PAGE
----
MP3 player moment: a free-thinker who helps my Christian faith

Now that I’m temping — and a great thanks to ChaliceChick for her kind and thoughtful gift; I may have more to say about that later — I have a solid fifteen minutes on the subway, plus another half hour walking to and fro’ the stations. I rely on my MP3 player to use the time well: podcasts and music.

When I’m feeling low, need to measure about fifteen minutes without a watch or want to replace a worship service (like a chalky canned drink replaces a meal) I listen to one of my favorite works of music, Nikolai Rimsky-Korsakov’s Russian Easter Festival Overture. (Opus 36) According to the overture’s Wikipedia article, Rimsky-Korsakov wrote of the work in his autobiography, “he is eager to reproduce”

the legendary and heathen aspect of the holiday, and the transition from the solemnity and mystery of the evening of Passion Saturday to the unbridled pagan-religious celebrations of Easter Sunday morning.

I’ll buy that. The climax, about eleven minutes into the work, is a sudden, stirring, horn-filled announcement that Christ has just now returned in glory. I imagine that one the Last Day this will be the opening theme to Nightly News with Our Lord and Savior, Son of God, The First-fruits of Them that Sleep, and Judge of the Quick and the Dead. 

Here’s the funny thing. I was first exposed to a fragment of the Overture on the soundtrack of the 1980 television series, Cosmos co-written and hosted by Carl Sagan, well known for his principled skepticism. I must have watched it several times and had the book and LP.

I respected and do respect Sagan for the clear way he expresses the wonder of natural phenomena, the scientific method, a fluent imagination and reasoned discourse. There’s something tender, quirky, humble and inviting about him (in his public life anyway) that I was drawn to, and I miss his presence. So, yeah, I think about the scientist too when I hear those horns.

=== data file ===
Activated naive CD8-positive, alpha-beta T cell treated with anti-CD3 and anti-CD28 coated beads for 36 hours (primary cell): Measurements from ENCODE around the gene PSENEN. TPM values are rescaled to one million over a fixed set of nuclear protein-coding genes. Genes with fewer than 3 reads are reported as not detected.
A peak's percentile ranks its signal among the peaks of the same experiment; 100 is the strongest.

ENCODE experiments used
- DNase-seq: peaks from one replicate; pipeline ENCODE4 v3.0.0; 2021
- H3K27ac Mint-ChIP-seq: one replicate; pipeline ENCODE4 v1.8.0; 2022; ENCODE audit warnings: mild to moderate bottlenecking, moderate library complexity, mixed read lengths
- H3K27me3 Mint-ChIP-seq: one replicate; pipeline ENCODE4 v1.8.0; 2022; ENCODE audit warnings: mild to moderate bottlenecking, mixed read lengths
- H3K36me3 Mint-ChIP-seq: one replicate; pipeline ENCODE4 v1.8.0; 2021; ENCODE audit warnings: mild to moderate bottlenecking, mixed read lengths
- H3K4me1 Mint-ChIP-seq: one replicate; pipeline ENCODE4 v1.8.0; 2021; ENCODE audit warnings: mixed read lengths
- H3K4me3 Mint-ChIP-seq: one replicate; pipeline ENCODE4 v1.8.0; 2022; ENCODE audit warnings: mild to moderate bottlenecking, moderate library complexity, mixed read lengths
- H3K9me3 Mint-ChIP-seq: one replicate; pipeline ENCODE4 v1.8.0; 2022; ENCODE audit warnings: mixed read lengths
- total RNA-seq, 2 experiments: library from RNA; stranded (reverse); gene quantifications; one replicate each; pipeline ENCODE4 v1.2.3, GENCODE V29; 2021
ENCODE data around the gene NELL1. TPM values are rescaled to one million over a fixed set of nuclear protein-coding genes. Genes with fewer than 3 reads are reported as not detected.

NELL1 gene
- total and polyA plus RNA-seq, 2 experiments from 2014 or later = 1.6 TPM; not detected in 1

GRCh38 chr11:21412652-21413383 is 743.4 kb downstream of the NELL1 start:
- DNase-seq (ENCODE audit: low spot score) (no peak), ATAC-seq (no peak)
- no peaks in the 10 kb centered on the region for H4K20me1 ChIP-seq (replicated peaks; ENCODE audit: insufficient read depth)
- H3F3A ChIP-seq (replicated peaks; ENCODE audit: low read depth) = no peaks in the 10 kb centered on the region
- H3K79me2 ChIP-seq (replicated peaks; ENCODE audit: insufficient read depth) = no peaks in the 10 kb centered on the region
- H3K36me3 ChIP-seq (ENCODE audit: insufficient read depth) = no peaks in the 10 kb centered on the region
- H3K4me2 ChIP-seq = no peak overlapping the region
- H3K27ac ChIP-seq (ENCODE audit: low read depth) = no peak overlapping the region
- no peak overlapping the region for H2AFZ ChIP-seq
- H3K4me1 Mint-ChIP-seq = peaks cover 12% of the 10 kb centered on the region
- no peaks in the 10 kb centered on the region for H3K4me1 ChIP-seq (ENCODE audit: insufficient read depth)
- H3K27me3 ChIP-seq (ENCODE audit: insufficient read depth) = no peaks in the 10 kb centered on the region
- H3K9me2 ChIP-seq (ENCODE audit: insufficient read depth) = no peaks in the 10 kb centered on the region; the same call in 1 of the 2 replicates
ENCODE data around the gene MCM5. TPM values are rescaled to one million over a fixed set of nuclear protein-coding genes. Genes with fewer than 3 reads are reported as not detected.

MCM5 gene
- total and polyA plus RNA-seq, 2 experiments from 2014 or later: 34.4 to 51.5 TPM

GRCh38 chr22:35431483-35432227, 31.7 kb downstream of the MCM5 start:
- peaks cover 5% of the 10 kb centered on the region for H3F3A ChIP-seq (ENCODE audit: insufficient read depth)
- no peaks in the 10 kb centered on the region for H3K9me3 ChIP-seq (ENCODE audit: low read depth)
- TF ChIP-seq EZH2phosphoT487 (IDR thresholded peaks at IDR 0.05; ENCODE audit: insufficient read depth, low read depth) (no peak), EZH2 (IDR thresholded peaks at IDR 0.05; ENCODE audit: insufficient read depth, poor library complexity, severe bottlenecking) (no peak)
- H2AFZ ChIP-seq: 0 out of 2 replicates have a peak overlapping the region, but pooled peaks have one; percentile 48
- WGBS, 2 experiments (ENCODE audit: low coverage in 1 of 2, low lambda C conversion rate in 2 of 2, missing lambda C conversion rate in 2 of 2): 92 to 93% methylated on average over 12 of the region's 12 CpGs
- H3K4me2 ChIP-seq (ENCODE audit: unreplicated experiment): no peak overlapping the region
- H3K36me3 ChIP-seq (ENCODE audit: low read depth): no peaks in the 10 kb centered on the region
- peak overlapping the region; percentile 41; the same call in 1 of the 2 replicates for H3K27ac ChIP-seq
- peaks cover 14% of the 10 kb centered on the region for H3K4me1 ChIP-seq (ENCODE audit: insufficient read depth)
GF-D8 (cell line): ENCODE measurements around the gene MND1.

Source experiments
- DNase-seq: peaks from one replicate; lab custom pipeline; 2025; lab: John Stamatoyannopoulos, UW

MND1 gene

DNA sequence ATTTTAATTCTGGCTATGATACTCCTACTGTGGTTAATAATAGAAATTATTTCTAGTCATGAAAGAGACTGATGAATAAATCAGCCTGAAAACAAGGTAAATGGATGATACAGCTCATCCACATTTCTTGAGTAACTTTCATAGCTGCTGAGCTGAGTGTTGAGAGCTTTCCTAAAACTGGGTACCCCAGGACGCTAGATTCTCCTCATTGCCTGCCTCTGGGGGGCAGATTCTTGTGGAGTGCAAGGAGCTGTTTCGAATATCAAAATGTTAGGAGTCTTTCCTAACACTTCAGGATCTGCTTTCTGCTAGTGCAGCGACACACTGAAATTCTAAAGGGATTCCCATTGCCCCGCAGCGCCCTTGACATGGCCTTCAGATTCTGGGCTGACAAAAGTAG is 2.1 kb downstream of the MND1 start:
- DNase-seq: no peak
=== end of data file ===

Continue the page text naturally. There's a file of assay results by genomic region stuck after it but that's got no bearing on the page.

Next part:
4 Replies to “MP3 player moment: a free-thinker who helps my Christian faith”

  1. Love that Russian Easter Festival Overture! I also two thirty-minute commutes each day, and tend to alternate between podcasts (NPR’s “On Point” program and Slate’s “Daily Podcast” most often), pop music, and, when I need a commuter’s retreat, a recording from Taize. I haven’t found a way to listen to classical music on a subway yet. Do you have good earphones?

  2. I have Hubby’s iPod earbuds; he got himself proper headphones, but I try not to keep the volume too loud or the outside world too blocked out. And iPod earbuds will become the new emblem of the officeproletariat, so I might well have them.

    On my SanDisk digital audio player — which has a voice recorder, FM radio and works well with Linux, though I understand there’s an iPod interface now — I have a lot more pop, too. Between the Morrissey, Erasure, Carpenters, B-52s, R.E.M. and the later Olivia Newton-John corpus. . . well, anyone who found my MP3 player would know I’m a gay Georgian 30-something.

    But I tend to drop in incidental music from television or film, when I can find it. Somehow, it makes the world seem like one big sit-com or suspense thriller or sci-fi action adventure. Bernard Herrmann is especially good, but right now I have a lot of MP3s from Space: 1999. It’s the only sci-fi program I know that made extensive use of subways (or people-movers, properly speaking) and that just seems so right on the Blue Line.

    As for classical music, I don’t listen to much anyway, but apart from the Rimsky-Korsakov, I find Holst’s more robust Planets (Mars and Jupiter) do well in transit.

  3. Scott,

    Yes. Gustav Holst’s the Planets, particularly Jupiter. Last time I heard this during a commute, however, I hit someone’s rear bumper at the bottom of an exit ramp. Ever since I’ve reserved this as an intro for my astronomy lecture on… you guessed it. Jupiter. (Thanks Carl S. wherever you are!)

  4. No! Please no MP3-ing for drivers! I have a hard enough time playing dodge-car, especially with out-of-DC maniacs who want to see if a SUV can fly . . . .

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